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Illustration: Sarah Grillo/Axios

Any hope that blockbuster hits would return to the big screen this year have been shattered in the past week.

Driving the news: Cineworld, the parent company of Regal Cinemas, on Monday said it would be temporarily closing all of its 663 theaters in the U.S. and the U.K. In doing so, it cited that movie studios weren't sending enough of its biggest movies to theaters to lure consumers. More movie delays announced Monday showcase their point.

Details: Warner Bros. on Monday said that its highly-anticipated film "Dune" would now be delayed in its theatrical debut until 2021.

  • Later that night, it was reported that Warner Bros. would push the theatrical release date for "The Batman," from 2021 to 2022, so that the release date would not coincide with the new release date for "Dune."
  • It also said it would delay other movies like "Flash," and "Shazam 2."
  • Regal's notice came three days after MGM announced it was pushing back the release date for the second time of the latest James Bond film to April 2021.

Be smart: These delays weren't shocking, considering the fact that the studio had already pushed back hits like "Wonder Woman 1984" after "Tenet's" shaky debut.

  • Warner Bros. tested a theatrical debut with its hit film "Tenet" over Labor Day and the results weren't good. It grossed less than $50 million in the U.S. since its debut, less than a quarter of what it's been able to pull in internationally and a tiny fraction of what analysts originally thought it would bring in pre-pandemic.

The big picture: The movie industry has been hit hard by the coronavirus. Analysts have said that the pandemic could put entire theater chains out of business.

  • Theater chains in August rolled out a joint set of industry-wide safety protocols, but surveys show that until there's a widely-available vaccines, some consumers are nervous about returning to theaters. In response to lackluster attendance, movie studios have delayed the release of their biggest hits.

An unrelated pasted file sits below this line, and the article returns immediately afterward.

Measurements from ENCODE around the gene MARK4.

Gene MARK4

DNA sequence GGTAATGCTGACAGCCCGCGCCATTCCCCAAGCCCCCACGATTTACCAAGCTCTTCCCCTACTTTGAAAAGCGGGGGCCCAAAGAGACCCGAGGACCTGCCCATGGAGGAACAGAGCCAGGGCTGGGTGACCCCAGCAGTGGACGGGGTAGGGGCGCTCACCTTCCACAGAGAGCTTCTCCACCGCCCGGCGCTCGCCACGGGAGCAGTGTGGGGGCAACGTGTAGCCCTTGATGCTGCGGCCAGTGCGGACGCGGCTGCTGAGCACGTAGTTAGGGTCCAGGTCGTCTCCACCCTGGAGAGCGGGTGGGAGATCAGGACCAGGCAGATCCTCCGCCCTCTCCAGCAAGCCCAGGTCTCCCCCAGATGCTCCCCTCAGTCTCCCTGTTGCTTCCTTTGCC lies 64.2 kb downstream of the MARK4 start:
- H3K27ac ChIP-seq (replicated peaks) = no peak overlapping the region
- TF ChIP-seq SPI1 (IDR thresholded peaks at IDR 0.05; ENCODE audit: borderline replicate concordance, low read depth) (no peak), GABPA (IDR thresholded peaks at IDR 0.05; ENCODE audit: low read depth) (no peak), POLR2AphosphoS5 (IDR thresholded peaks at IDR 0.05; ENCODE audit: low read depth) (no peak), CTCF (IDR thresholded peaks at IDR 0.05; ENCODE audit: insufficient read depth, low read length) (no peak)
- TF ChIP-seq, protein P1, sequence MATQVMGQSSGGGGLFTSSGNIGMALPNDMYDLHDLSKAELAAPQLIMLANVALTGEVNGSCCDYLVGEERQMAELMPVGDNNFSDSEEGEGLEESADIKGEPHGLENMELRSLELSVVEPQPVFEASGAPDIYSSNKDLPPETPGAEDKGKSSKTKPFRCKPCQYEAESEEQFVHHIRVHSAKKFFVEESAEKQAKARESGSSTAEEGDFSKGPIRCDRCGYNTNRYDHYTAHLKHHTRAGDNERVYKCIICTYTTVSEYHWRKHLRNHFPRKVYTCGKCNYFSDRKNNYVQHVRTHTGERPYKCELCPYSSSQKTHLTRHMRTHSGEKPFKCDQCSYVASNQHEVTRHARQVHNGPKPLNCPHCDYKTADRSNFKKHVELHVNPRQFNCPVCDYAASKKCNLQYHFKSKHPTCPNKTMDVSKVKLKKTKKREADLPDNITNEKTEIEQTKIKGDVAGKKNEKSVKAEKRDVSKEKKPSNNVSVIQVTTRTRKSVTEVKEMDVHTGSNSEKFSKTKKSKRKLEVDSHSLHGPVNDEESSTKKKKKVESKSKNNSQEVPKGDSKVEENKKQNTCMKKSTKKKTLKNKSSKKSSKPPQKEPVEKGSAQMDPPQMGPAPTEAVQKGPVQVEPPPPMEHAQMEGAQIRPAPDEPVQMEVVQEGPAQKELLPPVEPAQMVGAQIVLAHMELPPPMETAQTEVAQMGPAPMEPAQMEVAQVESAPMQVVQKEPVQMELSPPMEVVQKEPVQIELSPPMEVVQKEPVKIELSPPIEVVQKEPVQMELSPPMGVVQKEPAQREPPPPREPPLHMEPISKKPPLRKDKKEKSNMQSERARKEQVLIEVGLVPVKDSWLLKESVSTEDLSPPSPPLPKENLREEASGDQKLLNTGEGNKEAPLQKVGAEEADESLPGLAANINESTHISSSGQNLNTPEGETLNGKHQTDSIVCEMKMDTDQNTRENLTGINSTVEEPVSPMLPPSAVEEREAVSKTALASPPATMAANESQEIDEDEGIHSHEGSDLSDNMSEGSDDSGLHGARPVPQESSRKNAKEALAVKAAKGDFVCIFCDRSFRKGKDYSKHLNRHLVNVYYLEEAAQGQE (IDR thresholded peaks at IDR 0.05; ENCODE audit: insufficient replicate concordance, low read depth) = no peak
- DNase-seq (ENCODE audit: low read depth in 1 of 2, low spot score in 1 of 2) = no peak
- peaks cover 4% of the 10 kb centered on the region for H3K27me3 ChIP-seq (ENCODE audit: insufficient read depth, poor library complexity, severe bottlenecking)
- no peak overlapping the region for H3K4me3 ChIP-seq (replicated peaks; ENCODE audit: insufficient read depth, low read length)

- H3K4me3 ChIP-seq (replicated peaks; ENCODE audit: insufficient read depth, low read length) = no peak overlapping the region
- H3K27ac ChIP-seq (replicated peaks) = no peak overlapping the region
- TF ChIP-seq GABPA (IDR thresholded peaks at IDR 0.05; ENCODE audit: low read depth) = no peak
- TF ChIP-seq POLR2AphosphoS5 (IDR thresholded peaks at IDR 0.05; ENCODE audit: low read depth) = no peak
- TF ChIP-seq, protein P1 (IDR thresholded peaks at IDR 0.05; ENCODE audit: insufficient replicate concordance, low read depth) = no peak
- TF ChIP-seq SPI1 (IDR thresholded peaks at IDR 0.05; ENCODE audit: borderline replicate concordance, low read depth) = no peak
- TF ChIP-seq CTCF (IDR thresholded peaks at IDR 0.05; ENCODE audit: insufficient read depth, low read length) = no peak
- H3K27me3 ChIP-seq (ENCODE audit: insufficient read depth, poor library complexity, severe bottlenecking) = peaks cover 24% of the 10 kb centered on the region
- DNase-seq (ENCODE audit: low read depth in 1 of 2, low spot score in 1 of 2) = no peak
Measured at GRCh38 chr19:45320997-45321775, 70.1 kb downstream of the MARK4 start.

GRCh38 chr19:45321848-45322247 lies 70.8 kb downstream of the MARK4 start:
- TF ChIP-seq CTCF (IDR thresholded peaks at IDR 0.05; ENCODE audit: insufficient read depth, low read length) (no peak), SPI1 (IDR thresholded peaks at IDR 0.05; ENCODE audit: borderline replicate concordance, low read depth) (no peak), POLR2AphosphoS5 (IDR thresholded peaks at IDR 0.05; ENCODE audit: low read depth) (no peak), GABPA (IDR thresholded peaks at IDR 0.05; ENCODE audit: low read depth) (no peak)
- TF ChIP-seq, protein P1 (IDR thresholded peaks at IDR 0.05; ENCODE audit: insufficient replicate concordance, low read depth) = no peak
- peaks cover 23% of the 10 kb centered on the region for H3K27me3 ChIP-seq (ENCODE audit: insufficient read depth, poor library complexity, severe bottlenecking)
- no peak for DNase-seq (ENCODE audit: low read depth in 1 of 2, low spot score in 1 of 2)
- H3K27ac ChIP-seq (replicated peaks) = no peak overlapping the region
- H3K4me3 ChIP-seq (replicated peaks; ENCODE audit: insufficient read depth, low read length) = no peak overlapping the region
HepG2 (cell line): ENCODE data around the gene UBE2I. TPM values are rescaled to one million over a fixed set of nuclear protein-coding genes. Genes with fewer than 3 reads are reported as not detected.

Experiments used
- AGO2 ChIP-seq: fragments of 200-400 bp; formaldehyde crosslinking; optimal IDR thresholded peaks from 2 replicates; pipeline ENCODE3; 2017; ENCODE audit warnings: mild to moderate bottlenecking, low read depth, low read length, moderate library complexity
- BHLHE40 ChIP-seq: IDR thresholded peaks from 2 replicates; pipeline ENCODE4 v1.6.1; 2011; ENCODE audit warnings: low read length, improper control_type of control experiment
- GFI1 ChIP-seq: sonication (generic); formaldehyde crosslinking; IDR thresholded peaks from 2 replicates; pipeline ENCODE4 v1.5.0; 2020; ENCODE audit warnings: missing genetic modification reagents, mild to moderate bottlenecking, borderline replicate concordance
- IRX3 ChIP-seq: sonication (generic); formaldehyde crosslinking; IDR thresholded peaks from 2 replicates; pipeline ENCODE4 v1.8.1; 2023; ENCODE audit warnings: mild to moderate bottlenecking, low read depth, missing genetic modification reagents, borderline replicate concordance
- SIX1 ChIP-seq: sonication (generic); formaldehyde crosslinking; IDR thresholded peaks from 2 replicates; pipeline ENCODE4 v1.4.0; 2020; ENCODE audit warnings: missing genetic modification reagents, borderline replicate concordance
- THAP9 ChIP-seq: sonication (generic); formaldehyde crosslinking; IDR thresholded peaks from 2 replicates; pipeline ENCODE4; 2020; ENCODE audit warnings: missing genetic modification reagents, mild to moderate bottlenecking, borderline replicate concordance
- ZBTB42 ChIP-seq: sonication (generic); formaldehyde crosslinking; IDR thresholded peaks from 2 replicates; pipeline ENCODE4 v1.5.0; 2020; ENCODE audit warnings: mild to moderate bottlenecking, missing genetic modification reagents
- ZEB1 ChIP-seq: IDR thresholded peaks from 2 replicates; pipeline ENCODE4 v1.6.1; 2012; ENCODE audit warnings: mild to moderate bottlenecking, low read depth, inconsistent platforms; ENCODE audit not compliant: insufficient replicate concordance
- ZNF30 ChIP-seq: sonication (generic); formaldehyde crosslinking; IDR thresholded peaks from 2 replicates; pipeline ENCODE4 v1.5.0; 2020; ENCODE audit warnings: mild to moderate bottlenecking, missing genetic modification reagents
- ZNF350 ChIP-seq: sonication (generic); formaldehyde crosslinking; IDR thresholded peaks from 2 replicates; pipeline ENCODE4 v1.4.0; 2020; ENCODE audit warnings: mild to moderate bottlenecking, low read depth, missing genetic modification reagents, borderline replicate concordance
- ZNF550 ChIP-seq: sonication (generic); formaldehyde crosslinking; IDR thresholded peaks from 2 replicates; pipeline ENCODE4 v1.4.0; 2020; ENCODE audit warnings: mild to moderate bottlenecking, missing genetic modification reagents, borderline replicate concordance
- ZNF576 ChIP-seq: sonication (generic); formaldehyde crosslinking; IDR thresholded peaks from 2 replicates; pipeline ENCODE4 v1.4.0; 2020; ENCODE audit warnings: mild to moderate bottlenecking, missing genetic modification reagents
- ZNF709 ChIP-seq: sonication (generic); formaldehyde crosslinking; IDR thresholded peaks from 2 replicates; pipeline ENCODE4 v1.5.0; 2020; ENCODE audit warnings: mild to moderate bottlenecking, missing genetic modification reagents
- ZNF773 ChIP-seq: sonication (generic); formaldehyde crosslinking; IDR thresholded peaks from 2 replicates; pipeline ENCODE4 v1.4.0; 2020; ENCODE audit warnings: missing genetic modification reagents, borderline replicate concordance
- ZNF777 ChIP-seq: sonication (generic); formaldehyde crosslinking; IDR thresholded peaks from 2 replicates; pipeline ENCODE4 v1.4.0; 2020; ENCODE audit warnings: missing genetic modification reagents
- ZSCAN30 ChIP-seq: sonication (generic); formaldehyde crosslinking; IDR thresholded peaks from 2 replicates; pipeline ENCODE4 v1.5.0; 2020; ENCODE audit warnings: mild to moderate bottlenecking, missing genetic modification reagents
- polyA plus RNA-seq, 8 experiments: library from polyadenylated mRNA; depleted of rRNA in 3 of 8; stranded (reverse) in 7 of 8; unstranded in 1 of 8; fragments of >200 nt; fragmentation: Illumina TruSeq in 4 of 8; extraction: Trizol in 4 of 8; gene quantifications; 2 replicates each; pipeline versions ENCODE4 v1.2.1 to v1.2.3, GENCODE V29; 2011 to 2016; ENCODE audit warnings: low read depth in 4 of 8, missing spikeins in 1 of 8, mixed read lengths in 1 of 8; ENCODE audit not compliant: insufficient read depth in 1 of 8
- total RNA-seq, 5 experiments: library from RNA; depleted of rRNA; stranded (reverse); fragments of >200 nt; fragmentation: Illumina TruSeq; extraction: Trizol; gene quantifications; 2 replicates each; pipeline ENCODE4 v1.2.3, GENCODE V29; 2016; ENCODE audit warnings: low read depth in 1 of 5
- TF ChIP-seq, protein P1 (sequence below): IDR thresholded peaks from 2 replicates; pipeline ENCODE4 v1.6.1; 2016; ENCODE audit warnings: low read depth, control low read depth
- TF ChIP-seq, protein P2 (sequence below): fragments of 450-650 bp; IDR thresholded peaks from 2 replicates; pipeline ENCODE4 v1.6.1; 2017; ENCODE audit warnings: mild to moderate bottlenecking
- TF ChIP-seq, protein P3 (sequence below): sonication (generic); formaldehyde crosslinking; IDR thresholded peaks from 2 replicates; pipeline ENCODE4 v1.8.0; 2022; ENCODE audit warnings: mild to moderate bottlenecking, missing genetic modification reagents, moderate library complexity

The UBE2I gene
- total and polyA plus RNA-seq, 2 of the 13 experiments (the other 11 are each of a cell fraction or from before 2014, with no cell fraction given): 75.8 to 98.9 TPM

Bottom line: The movie industry likely won't even begin to begin to bounce back until 2021, when big blockbusters are back on the release schedule. Even then it's likely to face continued closures and delays.

Go deeper

Congress considers relief for small theaters

Data: Yahoo Finance; Chart: Andrew Witherspoon/Axios

Congressional aides tell Axios that the stimulus proposal put forth by Senate Majority Leader Mitch McConnell, which already has President Trump's seal of approval, would provide $15 billion in grants to independent performance venues and movie theaters.

Yes, but: The relief would only be available to companies with fewer than 500 full-time employees, about 60% of the movie theaters in the U.S.

Senate confirms retired Gen. Lloyd Austin as defense secretary

Photo: Greg Nash-Pool/Getty Images

The Senate voted 93-2 on Friday to confirm retired Gen. Lloyd Austin as secretary of defense. Sens. Mike Lee (R-Utah) and Josh Hawley (R-Mo.) were the sole "no" votes.

Why it matters: Austin is the first Black American to lead the Pentagon and President Biden's second Cabinet nominee to be confirmed.

House will transmit article of impeachment to Senate on Monday, Schumer says

Photo: Drew Angerer/Getty Images

Senate Majority Leader Chuck Schumer (D-N.Y.) announced that the House will deliver the article of impeachment against former President Trump for "incitement of insurrection" on Monday.

Why it matters: The Senate is required to begin the impeachment trial at 1pm the day after the article is transmitted.